‘Enhanced’ domestic abuse bill returns to parliament
On Monday 3 March an ‘enhanced’ version of the Domestic Abuse Bill had its first reading in the House of Commons. The bill was originally introduced last July but progress was halted by September’s unlawful prorogation of parliament and December’s general election. Its main aim is to end the cross-examination of domestic abuse victims by their alleged perpetrators in Court, something which the government pledged to do over 30 years ago.
The government said the bill improves on the previous cross-examination pledge and this will now apply to all family proceedings where there is evidence of domestic abuse. Under a pilot, the government will fund any court costs for police applying for domestic abuse protection orders and notices. County councils and unitary authorities in England will be required to provide support and safe accommodation for victims and their children.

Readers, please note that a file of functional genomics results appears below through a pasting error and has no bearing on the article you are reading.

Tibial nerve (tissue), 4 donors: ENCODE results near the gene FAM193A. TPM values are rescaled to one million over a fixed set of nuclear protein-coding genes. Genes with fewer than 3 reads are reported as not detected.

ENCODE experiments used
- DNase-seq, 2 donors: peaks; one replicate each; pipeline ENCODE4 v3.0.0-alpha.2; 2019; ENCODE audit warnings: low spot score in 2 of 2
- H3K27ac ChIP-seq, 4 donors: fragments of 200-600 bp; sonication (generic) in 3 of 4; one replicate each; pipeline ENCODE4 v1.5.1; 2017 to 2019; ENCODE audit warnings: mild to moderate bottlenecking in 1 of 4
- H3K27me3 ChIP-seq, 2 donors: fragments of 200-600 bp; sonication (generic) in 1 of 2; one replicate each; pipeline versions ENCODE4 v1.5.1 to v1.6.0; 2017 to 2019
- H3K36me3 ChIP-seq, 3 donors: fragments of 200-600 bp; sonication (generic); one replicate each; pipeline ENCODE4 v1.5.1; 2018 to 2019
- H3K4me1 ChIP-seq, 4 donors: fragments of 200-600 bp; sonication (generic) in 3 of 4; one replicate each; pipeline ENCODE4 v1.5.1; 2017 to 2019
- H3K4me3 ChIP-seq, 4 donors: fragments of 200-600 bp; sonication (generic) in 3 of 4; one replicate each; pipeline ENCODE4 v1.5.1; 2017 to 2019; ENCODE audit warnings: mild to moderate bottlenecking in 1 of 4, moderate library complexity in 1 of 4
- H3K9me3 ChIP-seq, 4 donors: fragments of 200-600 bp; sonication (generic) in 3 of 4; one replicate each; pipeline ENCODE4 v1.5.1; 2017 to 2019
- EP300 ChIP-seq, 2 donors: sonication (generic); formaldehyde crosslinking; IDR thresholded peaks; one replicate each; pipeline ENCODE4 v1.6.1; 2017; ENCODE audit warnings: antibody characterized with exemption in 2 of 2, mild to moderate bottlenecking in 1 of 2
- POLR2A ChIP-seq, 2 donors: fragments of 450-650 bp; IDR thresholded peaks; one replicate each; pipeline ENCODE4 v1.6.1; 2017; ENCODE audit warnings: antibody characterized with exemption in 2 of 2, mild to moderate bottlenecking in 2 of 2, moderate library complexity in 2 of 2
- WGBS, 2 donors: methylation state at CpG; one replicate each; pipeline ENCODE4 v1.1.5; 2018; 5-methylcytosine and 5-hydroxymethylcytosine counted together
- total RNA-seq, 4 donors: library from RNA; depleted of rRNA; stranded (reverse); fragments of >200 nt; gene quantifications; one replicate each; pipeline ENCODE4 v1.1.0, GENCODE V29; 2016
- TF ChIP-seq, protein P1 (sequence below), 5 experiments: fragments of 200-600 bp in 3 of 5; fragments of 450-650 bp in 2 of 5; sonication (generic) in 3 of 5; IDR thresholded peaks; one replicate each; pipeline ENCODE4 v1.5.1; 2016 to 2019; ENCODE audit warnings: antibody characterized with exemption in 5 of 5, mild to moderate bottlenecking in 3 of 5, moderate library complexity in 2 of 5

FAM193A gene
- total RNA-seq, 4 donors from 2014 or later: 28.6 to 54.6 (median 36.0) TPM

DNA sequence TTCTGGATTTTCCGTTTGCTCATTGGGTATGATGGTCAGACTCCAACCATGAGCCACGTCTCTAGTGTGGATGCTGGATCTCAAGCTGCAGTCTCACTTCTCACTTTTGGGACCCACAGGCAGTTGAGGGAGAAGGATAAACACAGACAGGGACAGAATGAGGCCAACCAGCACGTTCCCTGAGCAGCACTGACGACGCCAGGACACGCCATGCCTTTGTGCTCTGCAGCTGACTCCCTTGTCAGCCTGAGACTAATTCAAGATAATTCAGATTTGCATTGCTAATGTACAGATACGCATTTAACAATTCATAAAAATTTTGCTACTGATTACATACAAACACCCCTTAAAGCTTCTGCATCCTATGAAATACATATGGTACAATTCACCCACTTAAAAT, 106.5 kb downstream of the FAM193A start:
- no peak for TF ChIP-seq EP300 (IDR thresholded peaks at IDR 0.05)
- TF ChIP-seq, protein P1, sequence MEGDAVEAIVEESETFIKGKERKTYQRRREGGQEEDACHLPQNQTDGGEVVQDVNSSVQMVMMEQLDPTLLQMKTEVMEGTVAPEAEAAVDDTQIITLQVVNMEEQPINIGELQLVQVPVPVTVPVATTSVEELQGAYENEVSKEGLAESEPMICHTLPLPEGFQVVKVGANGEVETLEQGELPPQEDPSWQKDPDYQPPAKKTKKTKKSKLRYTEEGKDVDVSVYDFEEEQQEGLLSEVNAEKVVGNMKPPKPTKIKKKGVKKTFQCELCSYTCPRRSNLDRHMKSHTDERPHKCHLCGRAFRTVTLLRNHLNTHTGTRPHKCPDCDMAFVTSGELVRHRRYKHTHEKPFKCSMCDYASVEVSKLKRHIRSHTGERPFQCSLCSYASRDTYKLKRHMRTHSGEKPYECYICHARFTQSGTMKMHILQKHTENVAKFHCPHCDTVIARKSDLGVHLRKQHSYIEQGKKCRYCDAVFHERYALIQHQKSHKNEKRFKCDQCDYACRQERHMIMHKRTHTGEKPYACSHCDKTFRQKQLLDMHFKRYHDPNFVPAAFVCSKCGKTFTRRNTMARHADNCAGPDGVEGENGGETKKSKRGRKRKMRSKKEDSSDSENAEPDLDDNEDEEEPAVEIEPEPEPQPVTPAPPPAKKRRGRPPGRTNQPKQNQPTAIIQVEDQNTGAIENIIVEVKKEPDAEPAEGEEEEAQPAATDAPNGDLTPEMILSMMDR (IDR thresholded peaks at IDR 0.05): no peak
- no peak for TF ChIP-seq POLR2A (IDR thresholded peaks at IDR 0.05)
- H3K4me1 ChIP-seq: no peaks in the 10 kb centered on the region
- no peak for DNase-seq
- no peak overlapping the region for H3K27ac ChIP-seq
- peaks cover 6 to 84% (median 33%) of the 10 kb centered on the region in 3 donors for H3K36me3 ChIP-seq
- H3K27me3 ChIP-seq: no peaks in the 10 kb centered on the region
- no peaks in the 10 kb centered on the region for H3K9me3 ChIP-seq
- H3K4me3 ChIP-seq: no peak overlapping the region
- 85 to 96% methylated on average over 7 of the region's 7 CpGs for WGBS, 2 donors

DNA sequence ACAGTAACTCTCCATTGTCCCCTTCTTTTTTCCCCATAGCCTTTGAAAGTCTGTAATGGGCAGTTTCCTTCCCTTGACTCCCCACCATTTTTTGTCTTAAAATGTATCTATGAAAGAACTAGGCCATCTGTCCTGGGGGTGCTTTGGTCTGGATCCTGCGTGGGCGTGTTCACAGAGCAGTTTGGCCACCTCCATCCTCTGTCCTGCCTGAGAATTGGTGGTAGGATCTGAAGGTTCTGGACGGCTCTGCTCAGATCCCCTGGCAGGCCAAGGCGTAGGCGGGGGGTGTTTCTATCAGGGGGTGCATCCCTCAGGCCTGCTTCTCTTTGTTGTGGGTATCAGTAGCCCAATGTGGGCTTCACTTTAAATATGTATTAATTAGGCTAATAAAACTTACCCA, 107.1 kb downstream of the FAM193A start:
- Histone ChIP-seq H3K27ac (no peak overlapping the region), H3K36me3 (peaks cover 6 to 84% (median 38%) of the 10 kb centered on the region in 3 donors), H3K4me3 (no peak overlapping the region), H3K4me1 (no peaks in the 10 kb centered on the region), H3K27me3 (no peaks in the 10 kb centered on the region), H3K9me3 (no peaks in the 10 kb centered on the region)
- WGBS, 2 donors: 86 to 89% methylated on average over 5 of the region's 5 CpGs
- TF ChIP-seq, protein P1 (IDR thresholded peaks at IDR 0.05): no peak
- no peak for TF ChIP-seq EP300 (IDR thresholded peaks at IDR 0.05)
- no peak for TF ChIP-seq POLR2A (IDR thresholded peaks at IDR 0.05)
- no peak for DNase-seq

Law Society president Simon Davis said many of the bill’s proposals, such as expanding the definition of domestic abuse and banning alleged abusers cross-examining victims in court, are long overdue. However, he said: “As the bill finally progresses through parliament, we urge the government to put the necessary funding into legal aid, support services, education and wider government policy – giving victims the access to justice they so deserve.”
The bill must pass through 3 readings in the House of Commons, 3 readings in the House of Lords and two committee stages before it will be given Royal Assent, so we are still some way off seeing this bill pass into law.
(To read more about the Domestic Abuse Bill visit the Law Gazette here)
Amanda Erskine is a solicitor in the Family department at Barker Gotelee Solicitors in Ipswich.